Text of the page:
“Tomb Of Sand” by Geetanjali Shri is a story of an eighty year old woman of northern india who slips into a deep depression after the death of her husband , and then resurfaces to gain a new lease on life . Her determination in the face of convention – including striking up a friendship with a transgender person – confuses her bohemian daughter , who is used to thinking of herself as the more ‘ modern ‘ of the two .
The story brings a turn when to her family’s consternation , old woman insists on travelling to Pakistan , simultaneously confronting the unresolved trauma of her teenage experiences of Partition , and re – evaluating what it means to be a mother , a daughter , a woman , a feminist .
Rather than respond to tragedy with seriousness , Geetanjali Shree’s playful tone and exuberant wordplay results in a book that is engaging , funny , and utterly original , at the same time as being an urgent and timely protest against the destructive impact of borders and boundaries , whether between religions , countries , or genders which resulted the book winning of Booker Prize 2022.
The novel strains toward this unreal world which was presumably breathing glory in some distant past; more specifically before the line was drawn between India and Pakistan. The future that the novel aspires to in the bubbly and mischievous character of Ma, then, is the past when life was defined by feelings, not by ideology or identity politics. In this respect, the novel, as many seem to vicariously celebrate as an endorsement of feminism, is not feminist at all. It is a celebration of the exuberant, paper-less life of individualism.
Tomb of Sand centers around — in as much as the chaotic universe of the novel has a center at all — the 80-year-old Chanda, who has lost her husband (on page 1) and is in mourning, a kind of bedridden samadhi, from which she wakes and sits up.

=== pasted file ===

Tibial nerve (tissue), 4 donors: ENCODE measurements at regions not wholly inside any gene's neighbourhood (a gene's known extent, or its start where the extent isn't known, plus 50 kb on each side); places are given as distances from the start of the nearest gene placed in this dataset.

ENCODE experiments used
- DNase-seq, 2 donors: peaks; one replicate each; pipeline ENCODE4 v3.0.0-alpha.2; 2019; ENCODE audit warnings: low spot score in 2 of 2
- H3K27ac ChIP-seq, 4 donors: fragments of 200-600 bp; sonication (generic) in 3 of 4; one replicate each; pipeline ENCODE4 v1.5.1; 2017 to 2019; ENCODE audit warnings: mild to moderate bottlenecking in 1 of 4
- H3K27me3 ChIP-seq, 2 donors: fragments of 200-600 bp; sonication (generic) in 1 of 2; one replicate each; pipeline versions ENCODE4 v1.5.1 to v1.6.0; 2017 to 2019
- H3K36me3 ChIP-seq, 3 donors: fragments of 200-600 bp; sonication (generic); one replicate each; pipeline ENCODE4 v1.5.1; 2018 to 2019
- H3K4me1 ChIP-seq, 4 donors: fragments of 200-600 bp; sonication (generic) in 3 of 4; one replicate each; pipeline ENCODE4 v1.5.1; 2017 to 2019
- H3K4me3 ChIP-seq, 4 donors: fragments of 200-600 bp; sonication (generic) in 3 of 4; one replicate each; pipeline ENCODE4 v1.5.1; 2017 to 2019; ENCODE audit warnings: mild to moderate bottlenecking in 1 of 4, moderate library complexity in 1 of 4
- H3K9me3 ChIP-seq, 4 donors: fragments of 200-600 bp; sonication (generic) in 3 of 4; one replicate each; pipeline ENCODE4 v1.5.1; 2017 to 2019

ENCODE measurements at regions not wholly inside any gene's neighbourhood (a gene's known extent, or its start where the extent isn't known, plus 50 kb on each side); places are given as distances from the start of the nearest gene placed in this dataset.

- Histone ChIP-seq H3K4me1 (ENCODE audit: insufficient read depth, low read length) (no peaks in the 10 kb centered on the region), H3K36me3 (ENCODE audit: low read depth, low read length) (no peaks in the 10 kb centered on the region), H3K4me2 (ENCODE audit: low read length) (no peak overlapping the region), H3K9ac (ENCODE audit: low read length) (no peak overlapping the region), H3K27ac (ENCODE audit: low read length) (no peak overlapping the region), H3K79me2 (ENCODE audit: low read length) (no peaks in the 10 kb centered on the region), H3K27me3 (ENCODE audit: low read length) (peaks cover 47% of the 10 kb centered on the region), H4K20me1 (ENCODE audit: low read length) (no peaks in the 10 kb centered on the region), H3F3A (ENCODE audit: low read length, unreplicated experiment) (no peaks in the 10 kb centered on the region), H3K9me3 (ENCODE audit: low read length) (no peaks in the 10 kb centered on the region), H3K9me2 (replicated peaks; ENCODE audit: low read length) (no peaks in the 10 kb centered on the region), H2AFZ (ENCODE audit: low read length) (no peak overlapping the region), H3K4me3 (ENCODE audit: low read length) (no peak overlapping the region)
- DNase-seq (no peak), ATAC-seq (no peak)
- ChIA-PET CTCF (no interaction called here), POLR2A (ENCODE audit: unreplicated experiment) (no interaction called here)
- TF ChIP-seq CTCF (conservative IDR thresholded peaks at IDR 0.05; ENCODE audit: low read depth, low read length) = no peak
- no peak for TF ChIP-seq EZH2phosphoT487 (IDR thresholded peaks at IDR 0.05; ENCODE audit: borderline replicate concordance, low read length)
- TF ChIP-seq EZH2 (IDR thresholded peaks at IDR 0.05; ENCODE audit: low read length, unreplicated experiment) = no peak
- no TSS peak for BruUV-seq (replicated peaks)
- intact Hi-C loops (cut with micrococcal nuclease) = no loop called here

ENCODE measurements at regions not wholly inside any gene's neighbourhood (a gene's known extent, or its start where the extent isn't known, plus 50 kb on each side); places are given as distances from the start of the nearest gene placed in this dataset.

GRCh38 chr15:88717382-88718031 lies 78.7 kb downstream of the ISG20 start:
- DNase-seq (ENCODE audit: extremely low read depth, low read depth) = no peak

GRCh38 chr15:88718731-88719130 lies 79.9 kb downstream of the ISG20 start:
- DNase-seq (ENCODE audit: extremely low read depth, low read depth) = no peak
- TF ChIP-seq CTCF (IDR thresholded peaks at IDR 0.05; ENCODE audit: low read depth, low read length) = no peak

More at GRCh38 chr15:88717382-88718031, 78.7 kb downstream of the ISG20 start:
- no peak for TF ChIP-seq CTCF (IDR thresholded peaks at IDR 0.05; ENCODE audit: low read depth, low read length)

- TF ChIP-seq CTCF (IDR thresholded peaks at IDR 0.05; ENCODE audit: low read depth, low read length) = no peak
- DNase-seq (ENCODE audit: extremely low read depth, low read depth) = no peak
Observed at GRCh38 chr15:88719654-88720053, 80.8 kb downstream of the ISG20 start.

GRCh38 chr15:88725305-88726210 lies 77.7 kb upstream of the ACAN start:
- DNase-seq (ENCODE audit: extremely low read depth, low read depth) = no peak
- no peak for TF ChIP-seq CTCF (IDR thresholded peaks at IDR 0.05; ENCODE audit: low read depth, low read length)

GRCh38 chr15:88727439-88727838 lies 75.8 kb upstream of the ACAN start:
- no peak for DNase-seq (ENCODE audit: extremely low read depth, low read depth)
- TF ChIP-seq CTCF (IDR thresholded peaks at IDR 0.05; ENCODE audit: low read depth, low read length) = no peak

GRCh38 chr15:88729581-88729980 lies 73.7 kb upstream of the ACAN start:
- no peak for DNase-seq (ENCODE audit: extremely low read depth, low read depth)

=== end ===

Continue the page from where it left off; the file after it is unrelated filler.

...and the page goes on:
The unending monologues of the characters, are often circular and as often pointless in their irritable piling up of details. Perhaps, that is an indication of the chaos we live and die in, the endless possibilities we cannot ever know because we cannot live them all except in obsessive internal talks.
The author’s omniscience spares nothing. She is privy to the innermost feelings of walls, doors, walking sticks, and crows. Her intimacy with people, animals, and objects is unapologetic, and the resultant logorrhea is celebratory, but not necessarily funny. In chapter 62, the author mentions Borges in passing — on how similar stories are to dreams.
At the same time, there is a Tolstoy-like ruthless streak in Shree in dismissing a character that may threaten to take over the mainline of the plot. Rosie the Hijra is one such. Just as we weigh anchor with Rosie, we get the telegram in two words in a cryptic chapter (74) wholly devoted to her: ‘Rosie died.’ The death of Rosie summed up and dismissed in two words is pretty much the hook point of the plot. Only we are almost hovering on the 500th page. Shree takes her time to get you to the real thing.
From here on, after Rosie’s death, events take on a definite momentum, and a direction: Pakistan, where Chanda (‘Ma’) heads for in the company of her liberated/feminist daughter, Beti, who learns more of what really liberation and feminism means as she is pitchforked into her mother’s past in an enemy country, which was once friendly, because it did not exist because there was no border because it was all India. It is a kind of colonialism in reverse, but never mind: Tomb of Sand is still the nearest that the Indo-Pak People to People exchange program has come to their favourite nostalgia moment, a return to a people in a time and place before the Partition.
There are many virtues to the book. It does not judge. It does not condemn. It does not sentimentalize. It is wise. And it does not care if the reader is bored — which he often is. Indeed, its very great strength is the risk it is willing to take in paying the least attention to the western idea of the structured novel.
Geetanjali Shri is a deeply thinking, fiercely intelligent writer. And one who is disturbed by the course of the events. That the ship has further steered off the compass is pretty much in evidence all around us. This book tries passionately to steer her back to the chart. Tomb of Sand is correct and reconciliatory literature. Just right for our times. And for no other.